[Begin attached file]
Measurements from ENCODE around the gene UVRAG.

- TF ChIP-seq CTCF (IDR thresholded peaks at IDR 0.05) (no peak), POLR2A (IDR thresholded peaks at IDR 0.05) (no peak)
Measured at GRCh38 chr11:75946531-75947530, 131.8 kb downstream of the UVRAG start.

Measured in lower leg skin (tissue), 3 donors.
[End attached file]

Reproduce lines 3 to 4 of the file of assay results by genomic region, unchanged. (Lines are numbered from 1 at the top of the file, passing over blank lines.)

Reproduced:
Measured at GRCh38 chr11:75946531-75947530, 131.8 kb downstream of the UVRAG start.

Measured in lower leg skin (tissue), 3 donors.